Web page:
College Football Player Donates Bone Marrow to Save Young Man's Life

He gave up playing his first season at his new school to help a complete stranger.

Emotions were running high at the William & Mary football team's practice last Friday. The team was getting hyped for the following day's game, but the real excitement came later, when 21-year-old Rusty Plemons walked across the field to meet the man who saved his life.

Plemons was diagnosed with acute myeloid leukemia in 2016 when he was 18 years old, the same year that Mark Williamson was preparing for his freshman year at W&M. As part of the college's tradition, Williamson and his teammates joined Be the Match , an organization that connects people with life-threatening illnesses to potential bone marrow donors.

Turns out, Williamson was a perfect match for Plemons, who needed a transplant as part of his treatment plan. While it would mean that Williamson would miss his first season on the team, he said the decision was obvious.

"I have two parents with huge hearts, and I knew where the coaching staff's hearts lied," Williamson told The Washington Post . "It was a very big privilege to be able to say yes, right then and there. I didn't have to think about it or weigh my options."

Williamson's decision brought some much-needed relief and hope to the Plemons family, who had been preparing for the worst as Rusty's health steadily declined.

"To watch him go through that was absolutely heartbreaking for me," Plemons' mom Brandie Cobb said. "We had a lot of really deep conversations because there were possibilities either way and the hospital didn't hide the bad possibilities. I never thought I would be doing a living will with my 18-year-old child."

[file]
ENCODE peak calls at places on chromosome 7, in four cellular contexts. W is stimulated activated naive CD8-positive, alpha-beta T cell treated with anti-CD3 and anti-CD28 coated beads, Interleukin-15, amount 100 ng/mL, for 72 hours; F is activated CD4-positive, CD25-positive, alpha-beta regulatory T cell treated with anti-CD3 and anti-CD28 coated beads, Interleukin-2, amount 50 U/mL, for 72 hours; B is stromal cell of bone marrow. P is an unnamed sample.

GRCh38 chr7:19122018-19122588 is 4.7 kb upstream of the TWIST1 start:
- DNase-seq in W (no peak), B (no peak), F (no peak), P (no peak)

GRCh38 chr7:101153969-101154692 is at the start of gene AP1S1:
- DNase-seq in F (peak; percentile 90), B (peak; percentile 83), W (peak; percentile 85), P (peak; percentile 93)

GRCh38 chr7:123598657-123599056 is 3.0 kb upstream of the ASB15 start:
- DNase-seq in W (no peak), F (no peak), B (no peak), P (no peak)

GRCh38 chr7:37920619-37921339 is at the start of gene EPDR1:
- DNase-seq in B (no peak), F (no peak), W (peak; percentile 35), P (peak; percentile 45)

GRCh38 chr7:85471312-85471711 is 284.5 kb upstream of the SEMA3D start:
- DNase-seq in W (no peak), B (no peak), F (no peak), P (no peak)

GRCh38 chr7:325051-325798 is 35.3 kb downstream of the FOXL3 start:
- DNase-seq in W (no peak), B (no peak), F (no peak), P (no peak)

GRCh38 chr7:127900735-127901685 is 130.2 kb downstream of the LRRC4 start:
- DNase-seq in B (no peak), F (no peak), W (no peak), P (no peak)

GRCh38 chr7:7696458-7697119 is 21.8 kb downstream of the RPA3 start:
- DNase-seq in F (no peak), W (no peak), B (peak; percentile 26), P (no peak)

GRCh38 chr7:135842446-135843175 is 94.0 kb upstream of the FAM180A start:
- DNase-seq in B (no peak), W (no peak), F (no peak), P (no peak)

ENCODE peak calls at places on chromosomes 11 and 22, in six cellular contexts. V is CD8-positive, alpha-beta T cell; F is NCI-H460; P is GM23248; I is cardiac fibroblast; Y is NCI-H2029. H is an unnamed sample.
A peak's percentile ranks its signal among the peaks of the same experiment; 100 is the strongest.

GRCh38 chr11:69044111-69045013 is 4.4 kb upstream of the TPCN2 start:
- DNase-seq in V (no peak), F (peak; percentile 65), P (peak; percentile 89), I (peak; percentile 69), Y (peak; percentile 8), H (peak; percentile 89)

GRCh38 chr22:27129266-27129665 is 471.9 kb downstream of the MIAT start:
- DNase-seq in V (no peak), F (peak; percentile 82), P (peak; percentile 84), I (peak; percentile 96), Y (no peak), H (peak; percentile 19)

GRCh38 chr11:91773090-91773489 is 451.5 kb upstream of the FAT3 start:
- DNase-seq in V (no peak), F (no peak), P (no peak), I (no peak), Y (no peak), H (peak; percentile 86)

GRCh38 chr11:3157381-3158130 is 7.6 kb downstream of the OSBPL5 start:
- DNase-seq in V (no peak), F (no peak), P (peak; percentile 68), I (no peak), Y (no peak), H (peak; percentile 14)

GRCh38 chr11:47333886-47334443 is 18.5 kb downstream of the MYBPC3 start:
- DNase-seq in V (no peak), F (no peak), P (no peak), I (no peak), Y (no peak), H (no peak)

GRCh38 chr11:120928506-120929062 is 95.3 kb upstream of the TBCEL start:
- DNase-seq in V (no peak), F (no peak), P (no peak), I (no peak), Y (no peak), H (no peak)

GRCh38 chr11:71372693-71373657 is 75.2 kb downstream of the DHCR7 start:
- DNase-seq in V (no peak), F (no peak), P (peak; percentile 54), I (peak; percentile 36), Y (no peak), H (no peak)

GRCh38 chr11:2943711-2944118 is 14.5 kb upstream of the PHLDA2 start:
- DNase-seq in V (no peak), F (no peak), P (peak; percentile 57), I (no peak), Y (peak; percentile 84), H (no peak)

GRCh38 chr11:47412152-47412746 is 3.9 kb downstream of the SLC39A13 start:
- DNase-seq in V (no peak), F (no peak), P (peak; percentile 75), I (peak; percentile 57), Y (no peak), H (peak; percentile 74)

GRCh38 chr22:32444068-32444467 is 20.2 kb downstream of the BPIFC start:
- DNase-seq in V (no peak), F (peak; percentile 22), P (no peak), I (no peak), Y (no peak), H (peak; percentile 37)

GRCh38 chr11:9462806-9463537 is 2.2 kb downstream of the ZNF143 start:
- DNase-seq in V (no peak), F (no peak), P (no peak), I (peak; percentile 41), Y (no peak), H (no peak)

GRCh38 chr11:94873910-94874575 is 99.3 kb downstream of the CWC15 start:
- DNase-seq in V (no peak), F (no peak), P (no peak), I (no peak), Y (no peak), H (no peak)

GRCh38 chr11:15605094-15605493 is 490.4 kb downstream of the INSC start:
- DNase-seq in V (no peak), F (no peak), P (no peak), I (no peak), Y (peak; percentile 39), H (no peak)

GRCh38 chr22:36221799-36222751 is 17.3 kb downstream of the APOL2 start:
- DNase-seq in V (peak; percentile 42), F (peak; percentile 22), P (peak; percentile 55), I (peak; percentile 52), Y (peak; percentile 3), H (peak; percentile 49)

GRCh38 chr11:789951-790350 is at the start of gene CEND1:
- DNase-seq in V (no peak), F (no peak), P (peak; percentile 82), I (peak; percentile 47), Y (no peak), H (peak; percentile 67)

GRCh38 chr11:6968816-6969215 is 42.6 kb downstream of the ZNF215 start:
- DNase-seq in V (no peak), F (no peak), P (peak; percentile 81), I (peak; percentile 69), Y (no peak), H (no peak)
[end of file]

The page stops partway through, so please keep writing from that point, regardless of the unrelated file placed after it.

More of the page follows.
"He's just awesome. I've learned about how strong he can actually be, that's for sure." - Brandie Cobb

After the surgery Williamson returned to W&M and cheered on his teammates from the sidelines as he recovered. While Plemons had a few setbacks and hospitalizations over the past few years, he has made great progress and is about to start working as a package handler at UPS. His mother says he's the healthiest he's ever been.

Because of Be the Match's confidentiality policy, the two young men weren't able to have any contact with each other for a year after the surgery, but after organization connected them about 6 months ago Williamson invited Plemons to a football game. Plemons accepted and he and his mother made the 8 hour journey to W&M, where he got to meet Williamson in person for the first time.

In a heartfelt moment, Plemons and Williamson embraced on the field as Williamson's teammates rallied around them and cheered. Plemons was given a jersey with both of their names on the back.

"I'm not one to go out in crowds and stuff, but I think of all the people who might sign up because of this," Plemons said. "So many people could be a 10 out of 10 match. I'm hoping it just blows up to where everyone signs up. I didn't know anything about it until I was diagnosed, and now I'm really grateful for it. I wouldn't be alive if it wasn't for him."

If you're interested in becoming a donor for Be the Match, click here for more info . You can also provide a one-time or monthly donation by clicking here .

Just a heads up! Wednesday November 13 is World Kindness Day. Why not look for ways to be of service, and #StartSomethingGood on that day - or any day?

(Source: images & video William & Mary Tribe Football Facebook )

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